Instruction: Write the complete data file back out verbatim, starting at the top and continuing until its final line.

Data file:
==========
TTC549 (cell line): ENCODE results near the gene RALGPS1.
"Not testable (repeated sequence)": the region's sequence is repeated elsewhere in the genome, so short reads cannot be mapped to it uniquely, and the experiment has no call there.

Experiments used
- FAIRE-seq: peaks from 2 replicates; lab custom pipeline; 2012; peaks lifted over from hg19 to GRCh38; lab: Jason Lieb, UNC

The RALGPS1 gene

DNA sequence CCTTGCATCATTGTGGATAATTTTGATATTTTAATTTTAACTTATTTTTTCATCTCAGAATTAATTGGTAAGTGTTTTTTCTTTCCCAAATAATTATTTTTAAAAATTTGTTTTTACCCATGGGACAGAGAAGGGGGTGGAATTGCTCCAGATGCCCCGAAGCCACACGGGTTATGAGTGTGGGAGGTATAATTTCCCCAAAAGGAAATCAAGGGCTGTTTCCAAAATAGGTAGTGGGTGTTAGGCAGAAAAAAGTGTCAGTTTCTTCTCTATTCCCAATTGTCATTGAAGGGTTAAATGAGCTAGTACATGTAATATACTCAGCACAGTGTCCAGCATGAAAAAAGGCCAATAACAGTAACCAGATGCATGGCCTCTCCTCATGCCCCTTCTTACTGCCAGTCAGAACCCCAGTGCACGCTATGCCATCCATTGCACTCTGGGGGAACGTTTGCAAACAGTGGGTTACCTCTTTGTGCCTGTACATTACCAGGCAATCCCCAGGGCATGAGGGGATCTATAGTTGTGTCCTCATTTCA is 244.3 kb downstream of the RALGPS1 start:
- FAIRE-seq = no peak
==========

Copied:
TTC549 (cell line): ENCODE results near the gene RALGPS1.
"Not testable (repeated sequence)": the region's sequence is repeated elsewhere in the genome, so short reads cannot be mapped to it uniquely, and the experiment has no call there.

Experiments used
- FAIRE-seq: peaks from 2 replicates; lab custom pipeline; 2012; peaks lifted over from hg19 to GRCh38; lab: Jason Lieb, UNC

The RALGPS1 gene

DNA sequence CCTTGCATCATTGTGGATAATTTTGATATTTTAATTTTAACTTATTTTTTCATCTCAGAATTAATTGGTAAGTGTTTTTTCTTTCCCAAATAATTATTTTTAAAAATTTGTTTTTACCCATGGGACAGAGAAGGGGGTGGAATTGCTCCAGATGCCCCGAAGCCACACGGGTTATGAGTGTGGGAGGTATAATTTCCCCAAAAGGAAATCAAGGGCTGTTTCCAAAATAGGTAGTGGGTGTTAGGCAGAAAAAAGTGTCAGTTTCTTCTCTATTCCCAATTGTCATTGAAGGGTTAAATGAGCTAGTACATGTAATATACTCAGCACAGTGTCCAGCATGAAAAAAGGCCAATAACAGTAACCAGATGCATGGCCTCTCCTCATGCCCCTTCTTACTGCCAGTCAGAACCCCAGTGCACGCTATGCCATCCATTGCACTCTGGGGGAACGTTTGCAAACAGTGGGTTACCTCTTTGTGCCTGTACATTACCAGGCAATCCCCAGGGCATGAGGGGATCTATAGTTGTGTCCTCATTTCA is 244.3 kb downstream of the RALGPS1 start:
- FAIRE-seq = no peak